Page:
Doubting Free Will: Three Experiments
John A. Humbach
Pace University School of Law
January 12, 2010
This paper describes three experiments that cast doubt on the existence of free will. All deal with the phenomenon that, for a variety of reasons, people do not consciously experience events (including their own “choices”) at the exact instant they occur. The existence of these delays is sufficient to cast serious doubt on the possibility of conscious free will, i.e., free will as we usually understand it.
While these experiments do not definitely exclude the possibility of free will, they do provide affirmative evidence that our brains do not consciously make decisions in quite the way that introspection tells us. As such, they throw into question the factual basis of the freewill justification for purposefully inflicting serious human suffering as punishment.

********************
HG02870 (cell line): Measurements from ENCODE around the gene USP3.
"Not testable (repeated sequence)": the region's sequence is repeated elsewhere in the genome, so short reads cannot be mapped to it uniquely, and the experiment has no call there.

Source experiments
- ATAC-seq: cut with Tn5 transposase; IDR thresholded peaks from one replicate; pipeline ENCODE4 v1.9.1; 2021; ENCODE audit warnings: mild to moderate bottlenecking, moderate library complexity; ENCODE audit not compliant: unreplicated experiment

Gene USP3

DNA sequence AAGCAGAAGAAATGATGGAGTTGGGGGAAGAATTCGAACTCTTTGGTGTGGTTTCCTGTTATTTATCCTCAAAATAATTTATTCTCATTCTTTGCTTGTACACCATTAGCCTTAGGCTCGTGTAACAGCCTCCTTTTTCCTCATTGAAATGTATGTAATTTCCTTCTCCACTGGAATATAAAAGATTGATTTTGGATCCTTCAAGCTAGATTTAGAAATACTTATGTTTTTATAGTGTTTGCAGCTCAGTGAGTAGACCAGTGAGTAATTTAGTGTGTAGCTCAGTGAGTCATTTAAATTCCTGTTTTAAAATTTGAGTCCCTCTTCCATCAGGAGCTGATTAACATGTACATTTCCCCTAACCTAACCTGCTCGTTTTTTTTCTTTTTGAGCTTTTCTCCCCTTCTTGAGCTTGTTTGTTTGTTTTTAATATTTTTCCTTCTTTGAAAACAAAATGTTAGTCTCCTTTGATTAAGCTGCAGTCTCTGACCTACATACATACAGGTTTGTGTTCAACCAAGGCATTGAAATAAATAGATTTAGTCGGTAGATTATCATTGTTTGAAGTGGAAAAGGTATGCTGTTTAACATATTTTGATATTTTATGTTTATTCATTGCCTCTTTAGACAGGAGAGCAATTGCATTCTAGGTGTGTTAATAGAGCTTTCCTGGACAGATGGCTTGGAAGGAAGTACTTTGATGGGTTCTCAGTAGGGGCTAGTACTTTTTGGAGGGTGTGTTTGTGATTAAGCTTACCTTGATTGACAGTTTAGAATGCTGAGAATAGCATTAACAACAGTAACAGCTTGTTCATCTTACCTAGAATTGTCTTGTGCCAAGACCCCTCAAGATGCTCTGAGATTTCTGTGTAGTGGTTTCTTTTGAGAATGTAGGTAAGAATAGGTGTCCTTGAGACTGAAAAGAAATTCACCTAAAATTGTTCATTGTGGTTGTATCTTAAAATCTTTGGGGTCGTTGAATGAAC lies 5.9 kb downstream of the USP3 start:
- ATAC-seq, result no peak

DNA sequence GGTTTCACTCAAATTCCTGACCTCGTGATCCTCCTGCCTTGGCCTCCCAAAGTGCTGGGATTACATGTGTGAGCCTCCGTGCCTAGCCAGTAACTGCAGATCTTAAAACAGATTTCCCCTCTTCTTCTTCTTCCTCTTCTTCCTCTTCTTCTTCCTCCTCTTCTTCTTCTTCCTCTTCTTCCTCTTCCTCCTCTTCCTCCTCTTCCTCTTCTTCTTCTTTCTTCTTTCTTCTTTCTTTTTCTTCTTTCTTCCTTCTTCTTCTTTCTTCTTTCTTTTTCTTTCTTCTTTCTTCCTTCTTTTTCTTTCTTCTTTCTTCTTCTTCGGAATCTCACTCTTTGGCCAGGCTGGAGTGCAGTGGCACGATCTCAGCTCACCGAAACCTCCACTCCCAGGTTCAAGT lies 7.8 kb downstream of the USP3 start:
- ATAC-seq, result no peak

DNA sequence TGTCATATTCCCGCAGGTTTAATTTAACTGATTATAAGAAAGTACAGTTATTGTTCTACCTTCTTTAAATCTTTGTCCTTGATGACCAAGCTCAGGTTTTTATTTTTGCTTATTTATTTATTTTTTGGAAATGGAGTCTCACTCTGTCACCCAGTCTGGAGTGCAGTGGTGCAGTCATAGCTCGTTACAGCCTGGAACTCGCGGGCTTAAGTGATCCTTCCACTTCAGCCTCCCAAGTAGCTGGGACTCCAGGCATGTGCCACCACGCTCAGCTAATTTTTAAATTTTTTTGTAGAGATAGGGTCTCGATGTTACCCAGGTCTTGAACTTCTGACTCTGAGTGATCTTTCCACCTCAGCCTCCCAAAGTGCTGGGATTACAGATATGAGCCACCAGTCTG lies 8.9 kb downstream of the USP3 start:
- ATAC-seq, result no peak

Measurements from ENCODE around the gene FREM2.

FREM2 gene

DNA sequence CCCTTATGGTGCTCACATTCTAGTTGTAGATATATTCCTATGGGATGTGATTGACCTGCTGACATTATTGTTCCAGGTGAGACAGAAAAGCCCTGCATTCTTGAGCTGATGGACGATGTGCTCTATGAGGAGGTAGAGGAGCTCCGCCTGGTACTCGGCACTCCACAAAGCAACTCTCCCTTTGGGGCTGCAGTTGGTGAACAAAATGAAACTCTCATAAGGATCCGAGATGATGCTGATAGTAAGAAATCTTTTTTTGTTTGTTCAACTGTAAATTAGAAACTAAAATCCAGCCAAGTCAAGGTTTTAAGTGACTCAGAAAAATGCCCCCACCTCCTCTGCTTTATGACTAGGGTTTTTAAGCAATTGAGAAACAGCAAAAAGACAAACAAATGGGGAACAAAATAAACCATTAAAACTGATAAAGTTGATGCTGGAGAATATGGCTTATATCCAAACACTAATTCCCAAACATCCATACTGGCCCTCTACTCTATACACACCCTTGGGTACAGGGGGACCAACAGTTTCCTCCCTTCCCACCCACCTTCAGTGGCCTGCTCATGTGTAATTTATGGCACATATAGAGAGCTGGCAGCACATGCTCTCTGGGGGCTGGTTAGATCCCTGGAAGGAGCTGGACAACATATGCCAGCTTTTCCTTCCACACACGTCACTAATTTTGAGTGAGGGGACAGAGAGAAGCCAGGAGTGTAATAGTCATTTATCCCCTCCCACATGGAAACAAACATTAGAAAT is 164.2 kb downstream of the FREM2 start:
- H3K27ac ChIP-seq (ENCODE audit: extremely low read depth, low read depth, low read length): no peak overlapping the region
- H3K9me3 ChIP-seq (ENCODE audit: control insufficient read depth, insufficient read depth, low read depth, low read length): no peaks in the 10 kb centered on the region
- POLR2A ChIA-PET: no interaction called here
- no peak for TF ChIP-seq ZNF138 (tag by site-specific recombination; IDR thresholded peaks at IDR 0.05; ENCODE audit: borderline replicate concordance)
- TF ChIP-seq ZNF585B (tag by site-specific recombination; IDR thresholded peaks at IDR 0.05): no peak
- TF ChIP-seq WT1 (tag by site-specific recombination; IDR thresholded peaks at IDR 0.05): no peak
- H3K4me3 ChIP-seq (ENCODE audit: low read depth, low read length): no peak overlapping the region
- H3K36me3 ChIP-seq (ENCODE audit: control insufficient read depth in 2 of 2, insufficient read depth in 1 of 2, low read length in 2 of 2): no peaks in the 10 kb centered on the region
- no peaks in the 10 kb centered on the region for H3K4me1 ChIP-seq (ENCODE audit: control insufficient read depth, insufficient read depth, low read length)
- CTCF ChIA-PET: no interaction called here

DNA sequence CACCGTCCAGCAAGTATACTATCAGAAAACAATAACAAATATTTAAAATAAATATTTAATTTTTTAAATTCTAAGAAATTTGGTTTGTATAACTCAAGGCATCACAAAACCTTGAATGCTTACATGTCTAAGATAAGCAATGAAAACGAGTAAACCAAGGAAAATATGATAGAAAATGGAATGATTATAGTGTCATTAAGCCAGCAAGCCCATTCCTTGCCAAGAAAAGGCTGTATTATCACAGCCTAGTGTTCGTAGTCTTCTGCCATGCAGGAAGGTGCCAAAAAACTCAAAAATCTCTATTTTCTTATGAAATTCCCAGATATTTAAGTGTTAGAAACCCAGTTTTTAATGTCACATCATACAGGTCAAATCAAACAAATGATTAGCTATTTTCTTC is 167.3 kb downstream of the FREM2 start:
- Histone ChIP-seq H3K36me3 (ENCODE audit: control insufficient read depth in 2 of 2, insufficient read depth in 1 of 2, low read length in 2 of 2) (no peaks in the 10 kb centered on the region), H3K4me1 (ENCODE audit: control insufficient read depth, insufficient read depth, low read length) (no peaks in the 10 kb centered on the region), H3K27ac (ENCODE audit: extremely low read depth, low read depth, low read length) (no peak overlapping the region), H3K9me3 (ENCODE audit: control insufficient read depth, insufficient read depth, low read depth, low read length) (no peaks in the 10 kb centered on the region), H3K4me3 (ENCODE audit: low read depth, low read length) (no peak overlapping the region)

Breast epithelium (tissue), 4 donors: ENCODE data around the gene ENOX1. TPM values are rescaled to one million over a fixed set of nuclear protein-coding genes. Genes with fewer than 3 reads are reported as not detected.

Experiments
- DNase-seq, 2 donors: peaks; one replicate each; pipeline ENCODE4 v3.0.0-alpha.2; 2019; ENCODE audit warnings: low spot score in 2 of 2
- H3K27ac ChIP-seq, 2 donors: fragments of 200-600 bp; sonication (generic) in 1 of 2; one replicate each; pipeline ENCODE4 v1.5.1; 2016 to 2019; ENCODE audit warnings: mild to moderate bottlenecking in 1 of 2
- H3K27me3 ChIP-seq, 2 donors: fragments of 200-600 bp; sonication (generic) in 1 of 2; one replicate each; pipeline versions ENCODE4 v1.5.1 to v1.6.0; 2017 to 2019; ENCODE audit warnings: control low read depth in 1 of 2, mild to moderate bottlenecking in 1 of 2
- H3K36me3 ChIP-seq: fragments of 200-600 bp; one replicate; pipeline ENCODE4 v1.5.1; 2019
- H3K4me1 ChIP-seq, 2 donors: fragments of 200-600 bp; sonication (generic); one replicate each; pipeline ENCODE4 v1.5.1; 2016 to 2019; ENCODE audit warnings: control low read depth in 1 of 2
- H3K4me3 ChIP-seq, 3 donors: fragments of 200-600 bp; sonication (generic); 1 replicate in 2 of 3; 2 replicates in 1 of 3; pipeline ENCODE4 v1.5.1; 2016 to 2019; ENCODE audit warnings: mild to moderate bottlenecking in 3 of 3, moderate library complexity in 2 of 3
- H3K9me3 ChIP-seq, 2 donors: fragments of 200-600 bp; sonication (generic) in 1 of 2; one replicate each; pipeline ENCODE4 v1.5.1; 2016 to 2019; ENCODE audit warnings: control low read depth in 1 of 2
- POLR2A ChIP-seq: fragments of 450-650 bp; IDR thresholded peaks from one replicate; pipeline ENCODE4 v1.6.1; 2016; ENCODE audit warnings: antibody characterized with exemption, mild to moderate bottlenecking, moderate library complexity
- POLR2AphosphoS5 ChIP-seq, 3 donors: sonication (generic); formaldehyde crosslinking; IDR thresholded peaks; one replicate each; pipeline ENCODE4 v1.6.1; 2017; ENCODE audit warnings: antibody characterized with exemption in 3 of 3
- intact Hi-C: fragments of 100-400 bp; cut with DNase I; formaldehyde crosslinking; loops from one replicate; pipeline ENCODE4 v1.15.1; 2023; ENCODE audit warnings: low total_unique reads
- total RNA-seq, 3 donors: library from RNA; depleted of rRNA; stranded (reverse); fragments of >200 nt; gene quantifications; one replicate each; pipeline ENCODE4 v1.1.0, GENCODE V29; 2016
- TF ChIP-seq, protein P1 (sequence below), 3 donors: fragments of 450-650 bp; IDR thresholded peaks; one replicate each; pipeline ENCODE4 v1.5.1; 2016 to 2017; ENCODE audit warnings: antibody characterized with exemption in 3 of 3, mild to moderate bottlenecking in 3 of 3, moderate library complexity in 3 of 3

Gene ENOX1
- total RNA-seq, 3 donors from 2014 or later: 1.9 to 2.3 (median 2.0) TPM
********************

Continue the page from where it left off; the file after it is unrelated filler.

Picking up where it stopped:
This paper is a break out from an earlier version of my companion paper, Free Will Ideology: Experiments, Evolution and Virtue Ethics, available at SSRN: http://ssrn.com/abstract=1428002.
Number of Pages in PDF File: 8
Keywords: free will, criminal law, punishment, determinism, compatibilism, voluntary act, retribution, retributivism, evolution, Libet, Phi effect, human suffering, neuroscience, brain, behaviorworking papers series
Date posted: January 12, 2010 ; Last revised: March 27, 2010
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